Goat Raising is Low-Risk Profitable Livelihood – Philippines Goats

Goat raising requires low capital but increases farm income.

Farmers in Pangasinan’s Balungao town proved that they can earn more in goat raising using technologies acquired during a six-month training on effective goat management initiated by the Philippine Council for Agriculture, Forestry and Natural Resources Research and Development, International  Livestock Research Institute, and International Fund for Agricultural Development.

The three agencies invited Dr. Emilio M. Cruz, director of Central Luzon State University’s small ruminant center in Munoz, Nueva Ecija to serve as member of a project on the control of gastrointestinal parasites in small ruminants in South and Southeast Asia.

After analyzing the cost and return in goat raising, Cruz explained that an initial investment of P32,000 can mean extra income of at least P14,800 in sales of goat stock after two years. This computation assumes that a goat raiser has five does and costs P2,500 each.

An 8-month-old doe can give birth to a kid in five months and it can have up to three kids in two years, tripling the number of goats.

Cruz stressed that goats adapt well to existing farming systems and feed on forages and other farm by-products although goat raisers also use feed concentrates that cost P8 per kilogram. A goat consumes 150-gram feed concentrates per day.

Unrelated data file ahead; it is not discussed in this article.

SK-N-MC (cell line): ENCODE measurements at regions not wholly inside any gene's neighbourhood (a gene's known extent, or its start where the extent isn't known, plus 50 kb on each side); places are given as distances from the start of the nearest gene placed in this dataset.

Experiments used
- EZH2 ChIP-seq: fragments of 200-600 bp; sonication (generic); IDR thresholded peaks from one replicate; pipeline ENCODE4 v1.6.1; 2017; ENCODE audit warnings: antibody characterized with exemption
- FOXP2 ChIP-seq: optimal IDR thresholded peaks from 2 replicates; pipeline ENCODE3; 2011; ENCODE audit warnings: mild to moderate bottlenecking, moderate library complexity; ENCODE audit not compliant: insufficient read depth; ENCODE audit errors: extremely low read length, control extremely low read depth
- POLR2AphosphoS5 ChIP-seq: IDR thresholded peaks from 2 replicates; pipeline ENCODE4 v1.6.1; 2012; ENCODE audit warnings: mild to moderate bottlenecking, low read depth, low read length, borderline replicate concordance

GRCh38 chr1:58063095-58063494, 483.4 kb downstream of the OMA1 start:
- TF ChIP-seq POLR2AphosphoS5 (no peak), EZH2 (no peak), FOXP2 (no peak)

Goats survive in almost any environment provided it’s dry and feed resource is available. But a goat shed is necessary to minimize disease and parasite problems.

Building a goat pen costs around P1,500. But in most villages, almost every material needed in goat pen construction is available.

PCARRD-DOST, ILRI, and IFAD agree that there’s an increasing demand for chevon or goat meat, and goat’s milk. The three agencies held the six-month training in the Farmer Livestock School on Integrated Goat Management in Balungao, Pangasinan. Eleven farmers went through the program, which also benefited other goat raisers in the town by adapting the recommended technologies.

Active forums on goat and sheep raising here

author: Arlene Obmerga, MediaCore, PCARRD